News

BRT workshop highlights best practices and marketing

By Ann Grodnik  In late March, the Institute for Sustainable Communities, with support from the Rockefeller Foundation, held a workshop for cities interested in expanding or establishing Bus Rapid Transit (BRT) systems. The event was hosted in Cleveland, home of the HealthLine, and covered a

New report proposes ways to increase municipal infrastructure investment

By Glenn  Halstead  A new report from IBM argues that the health of the country depends on the health of our cities. However, the current “business model” of most local governments is not sustainable in the current environment of budget cuts and little to no local revenue growth. Local

“Patent troll” targets transit agencies over vehicle tracking apps

For years, technology companies have battled “patent trolls,” individuals and firms that do not produce products, but instead sue to assert patent rights to various innovations. A working paper from Boston University Law School, charges that such lawsuits drained $500 billion from tech

Bike sharing: An on-demand mobility solution

During the National Bike Summit, and the following day at a special session sponsored by FTA and NACTO, local officials and advocates heard about bike sharing best practices, research, funding opportunities, and updates from existing programs. Dr. Susan Shaheen from the Transportation

U.S. Treasury report outlines need for road maintenance, transit investment, and alternatives to driving

A new report from the U.S. Department of the Treasury says that Americans are wasting gas and time every year due to traffic on congested roads. Maintenance costs due to poor road conditions add additional financial burdens to family budgets. In total, the report estimates that insufficiencies in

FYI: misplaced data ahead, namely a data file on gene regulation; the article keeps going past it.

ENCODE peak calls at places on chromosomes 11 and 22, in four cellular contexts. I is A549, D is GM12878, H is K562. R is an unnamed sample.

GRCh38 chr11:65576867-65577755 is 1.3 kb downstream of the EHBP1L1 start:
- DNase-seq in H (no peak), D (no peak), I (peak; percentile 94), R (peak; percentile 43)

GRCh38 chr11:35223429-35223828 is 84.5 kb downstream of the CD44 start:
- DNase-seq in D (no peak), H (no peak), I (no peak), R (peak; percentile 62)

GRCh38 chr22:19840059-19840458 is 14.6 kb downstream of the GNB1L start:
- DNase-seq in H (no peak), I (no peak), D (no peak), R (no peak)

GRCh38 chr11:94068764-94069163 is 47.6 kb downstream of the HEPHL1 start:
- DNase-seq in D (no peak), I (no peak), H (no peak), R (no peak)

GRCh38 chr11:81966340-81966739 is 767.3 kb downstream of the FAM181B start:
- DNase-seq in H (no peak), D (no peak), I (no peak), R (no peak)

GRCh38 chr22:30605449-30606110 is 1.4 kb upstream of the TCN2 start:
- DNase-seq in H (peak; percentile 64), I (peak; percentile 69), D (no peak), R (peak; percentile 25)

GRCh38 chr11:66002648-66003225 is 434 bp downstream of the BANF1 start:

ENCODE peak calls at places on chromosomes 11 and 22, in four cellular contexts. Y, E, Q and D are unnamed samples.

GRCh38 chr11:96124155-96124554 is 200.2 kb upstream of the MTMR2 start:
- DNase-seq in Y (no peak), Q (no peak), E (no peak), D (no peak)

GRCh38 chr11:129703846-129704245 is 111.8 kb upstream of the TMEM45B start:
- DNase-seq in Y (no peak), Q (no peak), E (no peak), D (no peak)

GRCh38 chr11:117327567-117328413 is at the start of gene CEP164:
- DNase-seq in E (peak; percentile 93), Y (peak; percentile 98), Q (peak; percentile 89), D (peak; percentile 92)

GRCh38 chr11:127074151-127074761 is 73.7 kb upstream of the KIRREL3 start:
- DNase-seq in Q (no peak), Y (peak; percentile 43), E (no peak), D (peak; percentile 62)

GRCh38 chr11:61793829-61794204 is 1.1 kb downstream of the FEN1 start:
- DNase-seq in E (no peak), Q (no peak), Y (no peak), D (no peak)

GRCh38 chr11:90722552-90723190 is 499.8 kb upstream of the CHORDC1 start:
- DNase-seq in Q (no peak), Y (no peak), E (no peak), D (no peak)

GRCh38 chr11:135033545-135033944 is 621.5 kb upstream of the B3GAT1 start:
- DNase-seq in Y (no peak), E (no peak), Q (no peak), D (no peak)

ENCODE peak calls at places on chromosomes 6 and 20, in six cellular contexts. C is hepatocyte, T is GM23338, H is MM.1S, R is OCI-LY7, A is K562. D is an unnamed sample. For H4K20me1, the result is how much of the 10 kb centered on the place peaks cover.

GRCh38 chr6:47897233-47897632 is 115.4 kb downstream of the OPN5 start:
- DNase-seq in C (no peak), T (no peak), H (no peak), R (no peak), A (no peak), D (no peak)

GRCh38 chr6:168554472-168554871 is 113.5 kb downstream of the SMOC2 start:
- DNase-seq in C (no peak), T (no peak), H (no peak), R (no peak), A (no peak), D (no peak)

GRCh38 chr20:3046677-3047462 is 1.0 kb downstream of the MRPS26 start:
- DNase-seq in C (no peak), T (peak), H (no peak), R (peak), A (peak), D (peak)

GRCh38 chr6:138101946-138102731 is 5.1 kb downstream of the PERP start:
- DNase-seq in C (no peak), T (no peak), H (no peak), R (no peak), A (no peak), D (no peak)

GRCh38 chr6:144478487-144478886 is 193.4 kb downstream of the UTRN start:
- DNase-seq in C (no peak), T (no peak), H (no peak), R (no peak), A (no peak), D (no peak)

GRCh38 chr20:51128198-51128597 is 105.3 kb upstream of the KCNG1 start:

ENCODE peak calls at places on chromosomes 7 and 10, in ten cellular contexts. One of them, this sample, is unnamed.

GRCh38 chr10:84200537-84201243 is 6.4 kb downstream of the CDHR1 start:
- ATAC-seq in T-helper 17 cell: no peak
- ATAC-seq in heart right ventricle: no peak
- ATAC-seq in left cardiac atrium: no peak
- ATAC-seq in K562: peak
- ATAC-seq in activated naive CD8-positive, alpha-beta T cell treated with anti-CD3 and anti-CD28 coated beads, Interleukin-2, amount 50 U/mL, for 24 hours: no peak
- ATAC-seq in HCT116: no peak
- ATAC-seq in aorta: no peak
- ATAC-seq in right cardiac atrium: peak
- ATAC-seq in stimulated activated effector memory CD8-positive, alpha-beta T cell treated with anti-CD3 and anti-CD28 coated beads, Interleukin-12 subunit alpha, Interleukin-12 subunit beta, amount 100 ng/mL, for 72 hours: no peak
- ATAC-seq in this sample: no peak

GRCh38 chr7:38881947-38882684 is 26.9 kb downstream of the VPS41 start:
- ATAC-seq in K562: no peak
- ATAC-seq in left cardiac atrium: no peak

New crosswalk technology improves pedestrian safety

Congress’s ongoing debate over whether to include funding for pedestrian and bicycle infrastructure in the next transportation bill does not change the fact that pedestrian traffic deaths are unacceptably high. Sixty-seven percent of the more than 47,000 pedestrian fatalities from 2000 to 2009

Super commuters 2.0 — flying to work

Along with the steep rise in normal super commuting — people commuting to a metropolitan area’s central county from homes outside the metro area — the number of people commuting across the country by plane has grown dramatically as well, at least in Manhattan. A recent article in

Young people turning away from cars

The University of Michigan has released a study that shows there has been a substantial decrease in the percentage of young people who possess a driver’s license. In addition, data from the Federal Highway Administration’s National Household Travel Survey (NHTS) shows that between 1994 and

Transit ridership continues upward trend in 2011

As Congress debated stripping dedicated transit funding from the new transportation bill, transit agencies around the country struggled with the choice of raising fares or cutting service. Meanwhile, VMT continued to decrease, and the American Public Transit Association announced that 2011 saw

A transportation engineer rethinks congestion pricing

Congestion pricing in New York City should be easy; there are only bridges and tunnels to get into the most congested areas of the city, and many already have tolls. Access is limited, and transit is plentiful once commuters arrive in congested Manhattan. Despite these facts, political pressures